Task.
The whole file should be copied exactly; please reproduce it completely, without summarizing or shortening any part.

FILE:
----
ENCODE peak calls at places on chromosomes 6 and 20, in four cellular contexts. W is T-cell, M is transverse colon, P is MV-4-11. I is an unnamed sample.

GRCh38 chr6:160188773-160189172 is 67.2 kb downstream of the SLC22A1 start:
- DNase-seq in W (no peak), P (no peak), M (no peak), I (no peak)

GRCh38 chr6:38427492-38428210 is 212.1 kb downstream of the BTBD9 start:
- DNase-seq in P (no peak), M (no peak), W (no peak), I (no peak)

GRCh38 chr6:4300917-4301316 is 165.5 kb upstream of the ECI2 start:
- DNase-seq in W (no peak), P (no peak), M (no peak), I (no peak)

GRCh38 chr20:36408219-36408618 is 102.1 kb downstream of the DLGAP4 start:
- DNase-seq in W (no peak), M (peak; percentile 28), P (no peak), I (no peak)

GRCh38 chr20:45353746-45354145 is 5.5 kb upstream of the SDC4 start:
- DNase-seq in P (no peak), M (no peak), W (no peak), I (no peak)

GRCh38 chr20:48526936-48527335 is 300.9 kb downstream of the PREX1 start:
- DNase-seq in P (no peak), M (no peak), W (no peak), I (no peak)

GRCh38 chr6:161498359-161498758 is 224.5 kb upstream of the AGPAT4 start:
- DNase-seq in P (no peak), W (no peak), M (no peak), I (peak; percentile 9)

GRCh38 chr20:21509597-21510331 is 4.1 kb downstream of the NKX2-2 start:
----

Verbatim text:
ENCODE peak calls at places on chromosomes 6 and 20, in four cellular contexts. W is T-cell, M is transverse colon, P is MV-4-11. I is an unnamed sample.

GRCh38 chr6:160188773-160189172 is 67.2 kb downstream of the SLC22A1 start:
- DNase-seq in W (no peak), P (no peak), M (no peak), I (no peak)

GRCh38 chr6:38427492-38428210 is 212.1 kb downstream of the BTBD9 start:
- DNase-seq in P (no peak), M (no peak), W (no peak), I (no peak)

GRCh38 chr6:4300917-4301316 is 165.5 kb upstream of the ECI2 start:
- DNase-seq in W (no peak), P (no peak), M (no peak), I (no peak)

GRCh38 chr20:36408219-36408618 is 102.1 kb downstream of the DLGAP4 start:
- DNase-seq in W (no peak), M (peak; percentile 28), P (no peak), I (no peak)

GRCh38 chr20:45353746-45354145 is 5.5 kb upstream of the SDC4 start:
- DNase-seq in P (no peak), M (no peak), W (no peak), I (no peak)

GRCh38 chr20:48526936-48527335 is 300.9 kb downstream of the PREX1 start:
- DNase-seq in P (no peak), M (no peak), W (no peak), I (no peak)

GRCh38 chr6:161498359-161498758 is 224.5 kb upstream of the AGPAT4 start:
- DNase-seq in P (no peak), W (no peak), M (no peak), I (peak; percentile 9)

GRCh38 chr20:21509597-21510331 is 4.1 kb downstream of the NKX2-2 start: